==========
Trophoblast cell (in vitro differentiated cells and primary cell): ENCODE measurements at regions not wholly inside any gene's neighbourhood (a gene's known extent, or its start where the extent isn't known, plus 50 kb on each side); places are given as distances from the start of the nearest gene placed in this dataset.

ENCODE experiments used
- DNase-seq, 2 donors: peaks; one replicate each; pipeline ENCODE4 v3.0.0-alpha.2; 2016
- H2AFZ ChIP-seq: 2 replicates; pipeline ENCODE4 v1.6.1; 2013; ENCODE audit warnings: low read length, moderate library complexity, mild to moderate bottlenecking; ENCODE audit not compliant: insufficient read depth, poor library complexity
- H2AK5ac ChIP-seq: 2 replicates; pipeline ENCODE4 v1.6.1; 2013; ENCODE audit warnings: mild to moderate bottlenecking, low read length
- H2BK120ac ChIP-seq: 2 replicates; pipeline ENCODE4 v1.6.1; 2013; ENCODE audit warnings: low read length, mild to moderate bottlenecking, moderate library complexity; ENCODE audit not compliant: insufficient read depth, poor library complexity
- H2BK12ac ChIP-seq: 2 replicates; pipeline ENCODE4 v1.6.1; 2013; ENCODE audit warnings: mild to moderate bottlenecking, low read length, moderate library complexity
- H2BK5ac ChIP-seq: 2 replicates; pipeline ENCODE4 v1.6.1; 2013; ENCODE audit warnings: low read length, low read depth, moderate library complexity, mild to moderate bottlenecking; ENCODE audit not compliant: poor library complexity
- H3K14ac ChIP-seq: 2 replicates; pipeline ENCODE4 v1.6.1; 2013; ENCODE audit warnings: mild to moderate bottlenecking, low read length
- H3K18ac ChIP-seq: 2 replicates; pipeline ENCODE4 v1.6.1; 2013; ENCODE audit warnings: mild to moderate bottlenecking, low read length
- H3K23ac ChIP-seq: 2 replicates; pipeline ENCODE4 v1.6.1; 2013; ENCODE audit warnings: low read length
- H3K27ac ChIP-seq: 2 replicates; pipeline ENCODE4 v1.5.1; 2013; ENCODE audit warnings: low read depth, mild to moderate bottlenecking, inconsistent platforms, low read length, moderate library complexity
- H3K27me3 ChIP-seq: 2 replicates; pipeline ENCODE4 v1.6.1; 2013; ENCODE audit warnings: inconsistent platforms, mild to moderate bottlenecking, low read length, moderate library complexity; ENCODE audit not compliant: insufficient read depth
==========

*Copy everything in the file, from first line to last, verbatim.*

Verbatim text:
Trophoblast cell (in vitro differentiated cells and primary cell): ENCODE measurements at regions not wholly inside any gene's neighbourhood (a gene's known extent, or its start where the extent isn't known, plus 50 kb on each side); places are given as distances from the start of the nearest gene placed in this dataset.

ENCODE experiments used
- DNase-seq, 2 donors: peaks; one replicate each; pipeline ENCODE4 v3.0.0-alpha.2; 2016
- H2AFZ ChIP-seq: 2 replicates; pipeline ENCODE4 v1.6.1; 2013; ENCODE audit warnings: low read length, moderate library complexity, mild to moderate bottlenecking; ENCODE audit not compliant: insufficient read depth, poor library complexity
- H2AK5ac ChIP-seq: 2 replicates; pipeline ENCODE4 v1.6.1; 2013; ENCODE audit warnings: mild to moderate bottlenecking, low read length
- H2BK120ac ChIP-seq: 2 replicates; pipeline ENCODE4 v1.6.1; 2013; ENCODE audit warnings: low read length, mild to moderate bottlenecking, moderate library complexity; ENCODE audit not compliant: insufficient read depth, poor library complexity
- H2BK12ac ChIP-seq: 2 replicates; pipeline ENCODE4 v1.6.1; 2013; ENCODE audit warnings: mild to moderate bottlenecking, low read length, moderate library complexity
- H2BK5ac ChIP-seq: 2 replicates; pipeline ENCODE4 v1.6.1; 2013; ENCODE audit warnings: low read length, low read depth, moderate library complexity, mild to moderate bottlenecking; ENCODE audit not compliant: poor library complexity
- H3K14ac ChIP-seq: 2 replicates; pipeline ENCODE4 v1.6.1; 2013; ENCODE audit warnings: mild to moderate bottlenecking, low read length
- H3K18ac ChIP-seq: 2 replicates; pipeline ENCODE4 v1.6.1; 2013; ENCODE audit warnings: mild to moderate bottlenecking, low read length
- H3K23ac ChIP-seq: 2 replicates; pipeline ENCODE4 v1.6.1; 2013; ENCODE audit warnings: low read length
- H3K27ac ChIP-seq: 2 replicates; pipeline ENCODE4 v1.5.1; 2013; ENCODE audit warnings: low read depth, mild to moderate bottlenecking, inconsistent platforms, low read length, moderate library complexity
- H3K27me3 ChIP-seq: 2 replicates; pipeline ENCODE4 v1.6.1; 2013; ENCODE audit warnings: inconsistent platforms, mild to moderate bottlenecking, low read length, moderate library complexity; ENCODE audit not compliant: insufficient read depth